As shown in FIGS. 6A and 6B, the display 52 is configured to rotate as for example about the z axis 60 such that the display 52 operates similarly to a dial or wheel. For example, the display 52 may be rotated clockwise or counterclockwise in order to generate various user inputs via the detection mechanism 56.

It should be noted that the invention is not limited to the movements shown in FIGS. 3-6, and that other movements are possible including for example a combination of the embodiments shown above. When combined, each of the various actions typically generates its own set of user inputs. Alternatively, combined actions may cooperate to produce a new set of user inputs. By way of example, the tilting action shown in FIG. 5 may be combined with the sliding action shown in FIG. 4, or the translating action of FIG. 3 may be combined with the rotating action of FIG. 6. Any combination of actions may be used including more than two. For example, the translating action of FIG. 3 may be combined with the tilting actions and rotating actions of FIGS. 5 and 6.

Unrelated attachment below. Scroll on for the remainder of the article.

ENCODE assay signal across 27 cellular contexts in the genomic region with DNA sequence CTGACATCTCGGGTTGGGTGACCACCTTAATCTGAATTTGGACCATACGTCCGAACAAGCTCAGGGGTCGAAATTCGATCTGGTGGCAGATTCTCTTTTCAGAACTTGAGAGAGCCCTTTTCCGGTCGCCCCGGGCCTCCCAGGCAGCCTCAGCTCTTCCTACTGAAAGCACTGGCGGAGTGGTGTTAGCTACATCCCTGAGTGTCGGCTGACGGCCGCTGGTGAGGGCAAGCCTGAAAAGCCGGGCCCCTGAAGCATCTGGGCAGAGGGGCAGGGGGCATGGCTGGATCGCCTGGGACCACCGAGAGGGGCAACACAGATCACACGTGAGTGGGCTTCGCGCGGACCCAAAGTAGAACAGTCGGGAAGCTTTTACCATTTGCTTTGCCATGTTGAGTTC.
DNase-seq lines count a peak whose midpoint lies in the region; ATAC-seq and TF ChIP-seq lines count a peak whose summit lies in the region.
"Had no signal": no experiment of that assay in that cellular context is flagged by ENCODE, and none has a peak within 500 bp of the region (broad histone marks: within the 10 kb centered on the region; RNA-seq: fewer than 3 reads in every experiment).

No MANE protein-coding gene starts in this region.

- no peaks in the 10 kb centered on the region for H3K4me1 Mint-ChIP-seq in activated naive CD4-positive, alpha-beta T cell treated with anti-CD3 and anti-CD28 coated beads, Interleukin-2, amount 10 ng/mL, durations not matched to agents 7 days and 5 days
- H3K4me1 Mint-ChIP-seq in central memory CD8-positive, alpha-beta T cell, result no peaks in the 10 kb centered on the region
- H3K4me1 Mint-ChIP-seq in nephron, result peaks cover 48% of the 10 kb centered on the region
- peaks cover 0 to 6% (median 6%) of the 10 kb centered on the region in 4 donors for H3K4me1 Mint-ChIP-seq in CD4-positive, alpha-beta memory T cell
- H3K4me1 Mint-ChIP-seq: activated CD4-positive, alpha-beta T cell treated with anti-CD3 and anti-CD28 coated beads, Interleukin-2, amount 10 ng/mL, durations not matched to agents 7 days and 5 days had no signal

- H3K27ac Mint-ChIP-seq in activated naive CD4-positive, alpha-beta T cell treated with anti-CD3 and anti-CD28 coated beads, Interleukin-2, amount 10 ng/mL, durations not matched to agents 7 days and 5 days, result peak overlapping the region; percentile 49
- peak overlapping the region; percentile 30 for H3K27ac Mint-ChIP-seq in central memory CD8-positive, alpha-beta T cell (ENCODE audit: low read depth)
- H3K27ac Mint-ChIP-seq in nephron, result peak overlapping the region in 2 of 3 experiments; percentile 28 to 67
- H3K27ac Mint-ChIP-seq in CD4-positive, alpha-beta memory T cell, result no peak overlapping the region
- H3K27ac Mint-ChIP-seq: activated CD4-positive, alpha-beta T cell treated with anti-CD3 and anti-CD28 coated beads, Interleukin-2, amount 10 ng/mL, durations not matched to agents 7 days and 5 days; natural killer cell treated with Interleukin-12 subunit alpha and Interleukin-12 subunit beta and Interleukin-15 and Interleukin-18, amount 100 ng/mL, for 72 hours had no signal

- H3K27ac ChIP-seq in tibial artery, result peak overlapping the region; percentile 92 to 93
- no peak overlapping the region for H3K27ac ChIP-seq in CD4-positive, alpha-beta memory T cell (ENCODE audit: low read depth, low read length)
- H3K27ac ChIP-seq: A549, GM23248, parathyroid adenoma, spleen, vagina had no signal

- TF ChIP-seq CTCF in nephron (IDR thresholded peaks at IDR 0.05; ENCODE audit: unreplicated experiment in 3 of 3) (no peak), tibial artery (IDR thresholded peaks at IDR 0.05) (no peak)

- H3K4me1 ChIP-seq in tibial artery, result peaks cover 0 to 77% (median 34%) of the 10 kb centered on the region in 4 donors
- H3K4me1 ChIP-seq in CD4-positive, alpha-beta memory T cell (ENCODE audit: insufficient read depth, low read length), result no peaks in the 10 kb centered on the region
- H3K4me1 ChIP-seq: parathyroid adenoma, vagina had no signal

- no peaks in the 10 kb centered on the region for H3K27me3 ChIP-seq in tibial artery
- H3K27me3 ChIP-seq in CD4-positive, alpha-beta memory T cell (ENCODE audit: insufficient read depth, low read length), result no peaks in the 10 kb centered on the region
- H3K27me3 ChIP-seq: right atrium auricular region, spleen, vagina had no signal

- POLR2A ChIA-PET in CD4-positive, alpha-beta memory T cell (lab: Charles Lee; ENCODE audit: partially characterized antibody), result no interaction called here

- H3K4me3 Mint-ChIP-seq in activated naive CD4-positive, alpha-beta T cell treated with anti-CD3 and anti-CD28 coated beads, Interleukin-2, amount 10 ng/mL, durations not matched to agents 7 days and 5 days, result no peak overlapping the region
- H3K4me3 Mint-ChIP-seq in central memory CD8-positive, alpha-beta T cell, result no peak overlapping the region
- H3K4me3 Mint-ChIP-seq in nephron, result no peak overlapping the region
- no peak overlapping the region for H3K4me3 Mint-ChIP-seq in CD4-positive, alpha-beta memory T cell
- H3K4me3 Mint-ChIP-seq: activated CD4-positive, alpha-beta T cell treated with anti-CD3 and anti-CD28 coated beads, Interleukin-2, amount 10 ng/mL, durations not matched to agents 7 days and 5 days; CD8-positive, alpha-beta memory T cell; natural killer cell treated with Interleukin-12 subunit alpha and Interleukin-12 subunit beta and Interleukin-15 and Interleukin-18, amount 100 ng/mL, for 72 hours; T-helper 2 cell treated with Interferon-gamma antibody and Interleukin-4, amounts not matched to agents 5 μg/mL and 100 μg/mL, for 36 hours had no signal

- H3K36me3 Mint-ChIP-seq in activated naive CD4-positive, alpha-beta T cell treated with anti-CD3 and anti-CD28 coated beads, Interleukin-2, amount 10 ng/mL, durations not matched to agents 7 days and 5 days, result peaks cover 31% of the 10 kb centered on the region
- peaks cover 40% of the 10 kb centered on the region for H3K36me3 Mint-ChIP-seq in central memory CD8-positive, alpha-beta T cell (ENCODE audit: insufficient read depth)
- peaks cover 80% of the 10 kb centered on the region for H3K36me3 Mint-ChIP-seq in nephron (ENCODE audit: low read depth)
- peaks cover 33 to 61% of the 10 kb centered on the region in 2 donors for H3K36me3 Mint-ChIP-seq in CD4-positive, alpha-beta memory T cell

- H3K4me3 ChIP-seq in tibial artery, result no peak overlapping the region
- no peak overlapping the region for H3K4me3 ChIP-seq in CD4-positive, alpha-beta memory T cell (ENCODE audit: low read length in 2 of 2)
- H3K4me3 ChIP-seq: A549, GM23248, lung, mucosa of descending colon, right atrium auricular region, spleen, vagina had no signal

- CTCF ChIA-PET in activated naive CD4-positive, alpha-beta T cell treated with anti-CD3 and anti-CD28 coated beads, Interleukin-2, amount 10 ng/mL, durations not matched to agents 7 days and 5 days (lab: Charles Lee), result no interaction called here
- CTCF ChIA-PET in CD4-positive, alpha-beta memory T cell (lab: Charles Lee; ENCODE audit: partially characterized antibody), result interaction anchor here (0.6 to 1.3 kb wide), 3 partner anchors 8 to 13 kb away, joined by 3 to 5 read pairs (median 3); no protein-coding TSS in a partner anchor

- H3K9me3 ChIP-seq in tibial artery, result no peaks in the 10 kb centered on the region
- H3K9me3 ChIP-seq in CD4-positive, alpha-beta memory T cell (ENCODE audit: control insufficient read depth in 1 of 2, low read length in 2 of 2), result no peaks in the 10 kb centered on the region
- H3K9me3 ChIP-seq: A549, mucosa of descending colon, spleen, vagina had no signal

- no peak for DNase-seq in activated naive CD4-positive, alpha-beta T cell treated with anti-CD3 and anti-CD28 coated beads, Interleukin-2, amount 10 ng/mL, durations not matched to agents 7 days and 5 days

In order to produce the various movements, the display 52 may be coupled to the frame 54 through various axels, pivot joints, slider joints, ball and socket joints, flexure joints, magnetic joints, roller joints, and/or the like. By way of example, and not by way of limitation, an axel may be used in the embodiment shown in FIGS. 6A and 6B, a pivot joint utilizing for example pivot pins or a flexure may be used in the embodiment shown in FIGS. 5A-5C, and a slider joint utilizing for example a channel arrangement may be used in the embodiments shown in FIGS. 3A, 3B, 4A and 4B. The display 52 may additionally be made movable through a combination of joints such as a pivot/sliding joint, pivot/flexure joint, sliding/flexure joint, pivot/pivot joint, in order to increase the range of motion (e.g., increase the degree of freedom).